From the rise of contemporary worship from the 60s through the 80s, to its transformation into what is most often called modern worship from the 90s on, the worship of most western denominations has been decidedly impacted by this shift.
For the amount of time that the contemporary worship movement has been around (now around half a century!), there has been very little careful reflection on the movement. I don’t mean that people haven’t spoken up and lodged opinions either for or against it. There’s been plenty of that. What I am talking about is the type of historical, sociological, philosophical, and theological reflection that one often finds in great history books. Not much is written which takes inventory of the rising influence of contemporary worship on the Western and now global Church.
Part of the reason for this is that contemporary worship has by and large not been taken seriously by the academy. It’s evidenced in both the books and articles published (or lack thereof) and fledgling programs and tracks in higher education institutions (Christian colleges, seminaries) in “worship” or “worship leadership.”
However, I do think that scholars like Lester Ruth of Duke Divinity School, along with a handful of others, will be the catalyst toward changing this dynamic. For instance, check out this stream of tweets from Dr. Ruth (@jl_ruth) over the last few weeks:
(Aug 30) writing update: in article bemoaning that musicologists have written better history of contemporary worship than worship historians
(Sept 2) writing update: steamed that sociologists and geographers know more about real dynamics of contemporary worship than do most liturgists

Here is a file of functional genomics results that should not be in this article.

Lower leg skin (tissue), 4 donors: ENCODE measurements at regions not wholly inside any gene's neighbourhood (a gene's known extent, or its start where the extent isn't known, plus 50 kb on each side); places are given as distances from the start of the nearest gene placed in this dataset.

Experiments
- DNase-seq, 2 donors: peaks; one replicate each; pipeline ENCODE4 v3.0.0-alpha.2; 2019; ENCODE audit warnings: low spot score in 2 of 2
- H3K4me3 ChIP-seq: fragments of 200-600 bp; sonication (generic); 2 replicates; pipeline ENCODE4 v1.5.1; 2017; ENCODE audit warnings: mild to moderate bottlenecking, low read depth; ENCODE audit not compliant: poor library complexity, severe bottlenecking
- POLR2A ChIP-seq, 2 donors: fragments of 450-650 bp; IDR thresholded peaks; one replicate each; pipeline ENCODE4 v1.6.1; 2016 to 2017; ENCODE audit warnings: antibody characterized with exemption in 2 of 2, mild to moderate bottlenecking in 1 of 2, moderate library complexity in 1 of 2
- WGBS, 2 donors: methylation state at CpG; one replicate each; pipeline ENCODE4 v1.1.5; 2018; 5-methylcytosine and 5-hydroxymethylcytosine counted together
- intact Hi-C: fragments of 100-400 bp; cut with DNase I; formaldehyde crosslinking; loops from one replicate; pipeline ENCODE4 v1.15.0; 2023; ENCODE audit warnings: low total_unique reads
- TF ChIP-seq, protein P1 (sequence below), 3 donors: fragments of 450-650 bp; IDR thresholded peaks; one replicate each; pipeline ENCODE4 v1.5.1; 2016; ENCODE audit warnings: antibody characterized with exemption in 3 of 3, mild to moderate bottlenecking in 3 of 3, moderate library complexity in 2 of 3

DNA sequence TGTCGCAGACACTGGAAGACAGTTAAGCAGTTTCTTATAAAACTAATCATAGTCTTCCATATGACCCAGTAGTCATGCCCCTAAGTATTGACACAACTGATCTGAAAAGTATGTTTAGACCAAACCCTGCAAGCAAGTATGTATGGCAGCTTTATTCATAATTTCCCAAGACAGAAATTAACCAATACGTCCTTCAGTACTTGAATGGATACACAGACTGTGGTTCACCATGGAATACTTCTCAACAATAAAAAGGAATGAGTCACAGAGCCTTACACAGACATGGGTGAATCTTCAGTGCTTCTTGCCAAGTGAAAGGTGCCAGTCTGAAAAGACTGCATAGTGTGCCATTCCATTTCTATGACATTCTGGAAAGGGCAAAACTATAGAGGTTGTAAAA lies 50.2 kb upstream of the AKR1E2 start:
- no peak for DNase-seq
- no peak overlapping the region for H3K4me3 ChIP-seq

(Sept 3) work update: spent the afternoon interviewing Dave Roberts, who was instrumental in early UK worship music, e.g., Kingsway
(Sept 6) writing update: taking my field of liturgical historians to task for doing such a poor job of handling contemporary worship
(Sept 9) writing update: what needs to be done to write #contemporaryworship history: #1 describing it from its roots mid 20th century
(Sept 11) writing update: what needs to be done to write #contemporaryworship history #2: noting different strands in origins and over time
(Sept 13) writing update: what needs to be done to write #contemporaryworship history #3: actually tell the story of its evolution over time
The more work like this is actually done, the more we contemporary worship leaders will have the tools for proper self-assessment, and the healthier the movement will be as a whole. The blessing that our forefather/mother church musicians had is that they were usually trained in the history, philosophy, and thinking of their sacred music heritage. Contemporary worship leaders have not been similarly trained, and part of the reason is because they lack the resources to do so. It’s not even on our radar.
I met Lester Ruth a little over a year ago at the National Worship Leader Conference in Kansas City, and I had the blessing on sitting in one one of his breakout sessions on what worship in ancient Constantinople has to teach contemporary worship today about cultivating transcendence in our services. This link on the Calvin Institute of Worship Studies site looks like it is a recording of a very similar talk. It’s an example of what I mean when I say that good historical reflection goes a long way in helping proffer correctives to an advancing movement.
If you would like a taste of how good historical work helps your thinking about how to plan and lead worship now, you should check out this series of books, written and/or edited by Dr. Ruth, from the Eerdmans Series “The Church at Worship: Case Studies from Christian History”:
***Check out the presentations linked in Bruce’s comments below!